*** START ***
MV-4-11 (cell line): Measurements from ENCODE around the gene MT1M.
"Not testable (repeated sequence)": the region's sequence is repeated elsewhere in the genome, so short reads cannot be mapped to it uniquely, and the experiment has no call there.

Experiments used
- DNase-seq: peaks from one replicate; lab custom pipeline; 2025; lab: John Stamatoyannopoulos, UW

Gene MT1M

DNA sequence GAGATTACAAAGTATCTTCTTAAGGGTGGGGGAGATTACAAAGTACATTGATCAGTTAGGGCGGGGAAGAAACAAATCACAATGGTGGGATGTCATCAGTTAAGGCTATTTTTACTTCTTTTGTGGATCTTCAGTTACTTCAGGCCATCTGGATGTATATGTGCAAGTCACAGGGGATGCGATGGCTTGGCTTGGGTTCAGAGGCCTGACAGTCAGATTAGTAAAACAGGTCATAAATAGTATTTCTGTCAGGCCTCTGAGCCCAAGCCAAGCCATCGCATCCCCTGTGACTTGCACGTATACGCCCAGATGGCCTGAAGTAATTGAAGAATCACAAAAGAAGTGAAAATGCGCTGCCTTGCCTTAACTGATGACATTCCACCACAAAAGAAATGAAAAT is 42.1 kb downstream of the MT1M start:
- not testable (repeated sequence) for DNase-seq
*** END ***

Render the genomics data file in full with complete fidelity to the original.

MV-4-11 (cell line): Measurements from ENCODE around the gene MT1M.
"Not testable (repeated sequence)": the region's sequence is repeated elsewhere in the genome, so short reads cannot be mapped to it uniquely, and the experiment has no call there.

Experiments used
- DNase-seq: peaks from one replicate; lab custom pipeline; 2025; lab: John Stamatoyannopoulos, UW

Gene MT1M

DNA sequence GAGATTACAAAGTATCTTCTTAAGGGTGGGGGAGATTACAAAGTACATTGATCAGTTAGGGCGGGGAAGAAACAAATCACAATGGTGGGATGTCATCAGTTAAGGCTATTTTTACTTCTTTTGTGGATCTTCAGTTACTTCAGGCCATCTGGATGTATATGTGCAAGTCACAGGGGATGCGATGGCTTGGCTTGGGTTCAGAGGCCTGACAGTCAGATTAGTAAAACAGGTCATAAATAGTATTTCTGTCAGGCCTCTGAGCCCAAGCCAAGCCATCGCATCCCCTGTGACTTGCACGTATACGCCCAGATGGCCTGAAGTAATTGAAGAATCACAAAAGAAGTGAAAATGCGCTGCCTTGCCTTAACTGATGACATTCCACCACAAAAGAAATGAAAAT is 42.1 kb downstream of the MT1M start:
- not testable (repeated sequence) for DNase-seq